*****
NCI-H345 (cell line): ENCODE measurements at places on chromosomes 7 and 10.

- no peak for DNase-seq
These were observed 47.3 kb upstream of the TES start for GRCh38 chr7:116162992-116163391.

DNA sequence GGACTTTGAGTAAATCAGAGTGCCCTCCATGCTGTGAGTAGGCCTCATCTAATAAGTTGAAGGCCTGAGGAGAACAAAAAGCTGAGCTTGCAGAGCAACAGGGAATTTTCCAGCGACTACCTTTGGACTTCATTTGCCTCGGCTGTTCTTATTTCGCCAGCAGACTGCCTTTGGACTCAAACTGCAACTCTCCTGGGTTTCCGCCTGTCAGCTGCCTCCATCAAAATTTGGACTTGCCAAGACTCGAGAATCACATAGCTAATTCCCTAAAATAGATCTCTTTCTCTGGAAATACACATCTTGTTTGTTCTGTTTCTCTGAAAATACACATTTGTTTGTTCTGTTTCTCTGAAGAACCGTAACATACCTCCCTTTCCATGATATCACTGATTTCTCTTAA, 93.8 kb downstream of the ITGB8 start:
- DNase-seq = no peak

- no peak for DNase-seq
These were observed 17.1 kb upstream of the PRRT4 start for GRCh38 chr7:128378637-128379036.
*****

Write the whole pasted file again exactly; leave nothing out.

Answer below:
NCI-H345 (cell line): ENCODE measurements at places on chromosomes 7 and 10.

- no peak for DNase-seq
These were observed 47.3 kb upstream of the TES start for GRCh38 chr7:116162992-116163391.

DNA sequence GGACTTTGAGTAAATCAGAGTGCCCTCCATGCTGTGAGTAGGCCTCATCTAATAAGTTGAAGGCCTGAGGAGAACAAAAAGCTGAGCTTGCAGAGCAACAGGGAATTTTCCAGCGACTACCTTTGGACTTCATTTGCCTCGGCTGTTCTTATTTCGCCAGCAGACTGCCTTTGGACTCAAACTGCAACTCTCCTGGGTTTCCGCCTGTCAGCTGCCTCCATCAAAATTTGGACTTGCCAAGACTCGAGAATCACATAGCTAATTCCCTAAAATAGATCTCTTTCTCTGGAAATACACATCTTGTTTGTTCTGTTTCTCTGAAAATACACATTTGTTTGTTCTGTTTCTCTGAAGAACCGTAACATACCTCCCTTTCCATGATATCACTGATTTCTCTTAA, 93.8 kb downstream of the ITGB8 start:
- DNase-seq = no peak

- no peak for DNase-seq
These were observed 17.1 kb upstream of the PRRT4 start for GRCh38 chr7:128378637-128379036.